On Jim Crow Remembrance Day, and during this week of reinstatement, we reflect on one of the most peaceful periods in the history of the world and honor the victims of the Jim Crow abolishment movement. This year marks the 54th anniversary of the Civil Rights Act of 1964, when President Lyndon B. Johnson took away the rights of white Americans to practice Jim Crow segregation.

Jim Crow America is characterized as a period of freedom and peace. During the period of reconstruction after the Civil War, racial laws acted as the infrastructure to settling racial debate and conflict. Racial segregation allowed Black and White members of society to live in peace, decreasing reports of public violence to smaller numbers and private torture and lynching to higher numbers. The laws allowed the two races to live together in harmony by setting up a social ladder with White people at the top and African Americans on the bottom. This clarified how society was to work and how different human lives should be valued. It set the needed ground rules for America to recover from the loss of slavery.

Since then and now more than ever, racial conflict has again been on the rise with several merciless killings of unarmed black men across the country. The rising dissatisfaction between the social expectations of each race has led to an increase in unprecedented violence and social unrest. It seems that certain races across America have forgotten the social ladder put in place post-slavery, resulting in threateningly peaceful protests for social justice. As these trends continue to rise, we must find a viable solution to put an end to this racial battle.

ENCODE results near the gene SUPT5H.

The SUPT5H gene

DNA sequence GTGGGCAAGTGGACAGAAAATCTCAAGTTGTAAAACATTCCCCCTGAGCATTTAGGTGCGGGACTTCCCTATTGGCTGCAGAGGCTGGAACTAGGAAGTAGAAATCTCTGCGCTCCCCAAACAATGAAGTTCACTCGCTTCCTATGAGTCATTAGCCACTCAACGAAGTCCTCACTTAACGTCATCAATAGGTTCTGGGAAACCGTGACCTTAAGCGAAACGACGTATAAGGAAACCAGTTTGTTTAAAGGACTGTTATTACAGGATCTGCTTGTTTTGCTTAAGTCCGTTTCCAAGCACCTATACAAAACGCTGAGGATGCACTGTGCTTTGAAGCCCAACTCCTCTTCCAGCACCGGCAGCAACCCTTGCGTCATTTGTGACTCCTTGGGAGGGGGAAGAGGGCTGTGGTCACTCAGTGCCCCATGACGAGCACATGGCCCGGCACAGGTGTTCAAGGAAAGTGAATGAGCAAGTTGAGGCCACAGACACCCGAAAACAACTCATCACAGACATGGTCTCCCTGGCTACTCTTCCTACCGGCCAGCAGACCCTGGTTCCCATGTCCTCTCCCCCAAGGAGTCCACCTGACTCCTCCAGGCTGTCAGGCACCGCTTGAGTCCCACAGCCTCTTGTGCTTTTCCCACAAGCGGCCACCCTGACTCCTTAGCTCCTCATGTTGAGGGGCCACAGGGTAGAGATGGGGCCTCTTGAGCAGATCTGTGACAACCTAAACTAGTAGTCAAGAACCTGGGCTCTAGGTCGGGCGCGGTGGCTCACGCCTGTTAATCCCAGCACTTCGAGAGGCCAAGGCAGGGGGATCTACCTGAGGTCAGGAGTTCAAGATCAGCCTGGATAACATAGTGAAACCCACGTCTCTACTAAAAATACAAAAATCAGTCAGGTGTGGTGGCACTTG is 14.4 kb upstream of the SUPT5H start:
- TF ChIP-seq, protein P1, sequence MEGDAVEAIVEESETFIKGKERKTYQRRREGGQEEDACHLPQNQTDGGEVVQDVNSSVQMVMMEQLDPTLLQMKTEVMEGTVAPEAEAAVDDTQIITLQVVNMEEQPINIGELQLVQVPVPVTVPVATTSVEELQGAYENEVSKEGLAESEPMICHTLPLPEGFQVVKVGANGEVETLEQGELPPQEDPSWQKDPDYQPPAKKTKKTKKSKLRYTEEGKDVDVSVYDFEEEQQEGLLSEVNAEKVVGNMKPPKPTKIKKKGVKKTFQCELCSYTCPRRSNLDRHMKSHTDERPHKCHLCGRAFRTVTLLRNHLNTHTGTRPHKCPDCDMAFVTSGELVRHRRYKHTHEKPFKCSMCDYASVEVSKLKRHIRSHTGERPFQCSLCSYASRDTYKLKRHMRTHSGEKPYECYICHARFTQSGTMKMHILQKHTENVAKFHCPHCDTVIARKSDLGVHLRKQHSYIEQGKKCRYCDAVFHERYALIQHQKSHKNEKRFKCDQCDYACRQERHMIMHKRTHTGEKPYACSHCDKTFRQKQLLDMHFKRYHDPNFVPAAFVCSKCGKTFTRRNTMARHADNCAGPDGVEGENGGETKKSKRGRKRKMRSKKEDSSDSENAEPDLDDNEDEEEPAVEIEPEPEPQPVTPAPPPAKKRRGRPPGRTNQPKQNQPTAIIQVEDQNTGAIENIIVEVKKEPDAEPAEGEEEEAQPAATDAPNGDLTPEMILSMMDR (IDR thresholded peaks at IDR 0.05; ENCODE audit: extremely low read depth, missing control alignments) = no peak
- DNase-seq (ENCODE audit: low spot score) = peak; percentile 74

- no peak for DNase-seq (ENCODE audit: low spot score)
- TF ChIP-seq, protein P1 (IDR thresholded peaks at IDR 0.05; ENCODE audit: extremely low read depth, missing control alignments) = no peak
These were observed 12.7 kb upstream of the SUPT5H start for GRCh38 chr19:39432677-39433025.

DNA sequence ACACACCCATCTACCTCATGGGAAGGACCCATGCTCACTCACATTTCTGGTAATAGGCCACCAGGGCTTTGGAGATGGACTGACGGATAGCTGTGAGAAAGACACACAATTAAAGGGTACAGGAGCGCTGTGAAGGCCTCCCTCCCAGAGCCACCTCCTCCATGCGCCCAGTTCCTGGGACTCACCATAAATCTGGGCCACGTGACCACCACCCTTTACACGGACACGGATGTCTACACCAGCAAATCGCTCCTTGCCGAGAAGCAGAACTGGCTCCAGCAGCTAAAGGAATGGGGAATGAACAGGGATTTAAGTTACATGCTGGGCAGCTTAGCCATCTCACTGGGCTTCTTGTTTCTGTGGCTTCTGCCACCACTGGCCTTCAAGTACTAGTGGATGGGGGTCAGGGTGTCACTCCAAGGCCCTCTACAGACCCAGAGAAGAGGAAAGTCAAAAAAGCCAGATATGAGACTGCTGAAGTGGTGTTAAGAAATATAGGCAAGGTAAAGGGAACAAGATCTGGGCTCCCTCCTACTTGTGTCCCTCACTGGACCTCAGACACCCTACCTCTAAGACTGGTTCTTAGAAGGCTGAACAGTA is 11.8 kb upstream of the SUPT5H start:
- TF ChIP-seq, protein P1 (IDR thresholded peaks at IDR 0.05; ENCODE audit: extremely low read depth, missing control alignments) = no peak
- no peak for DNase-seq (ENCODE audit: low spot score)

Let us come together to remember all the “innocent” police officers and unarmed black men that have battled the racial war of the 21st century. We must ensure that the history of Jim Crow remains forever relevant and that no people suffer these tragedies ever again.

NOW, THEREFORE, I, DONALD J. TRUMP, President of the United States of America, do hereby ask the people of the United States to observe the Days of Remembrance of Victims of Post Jim Crow, April 12 through April 19, 2018, and the solemn reinstatement of Jim Crow laws. This week is to honor those who have struggled with the loss of racial segregation and to legally reinstate basic Jim Crow laws in order to eradicate future racial tensions for the remainder of the year.

IN WITNESS WHEREOF, I have hereunto set my hand this eleventh day of April, in the year of our Lord two thousand eighteen, and of the Independence of the United States of America the two hundred and forty-second.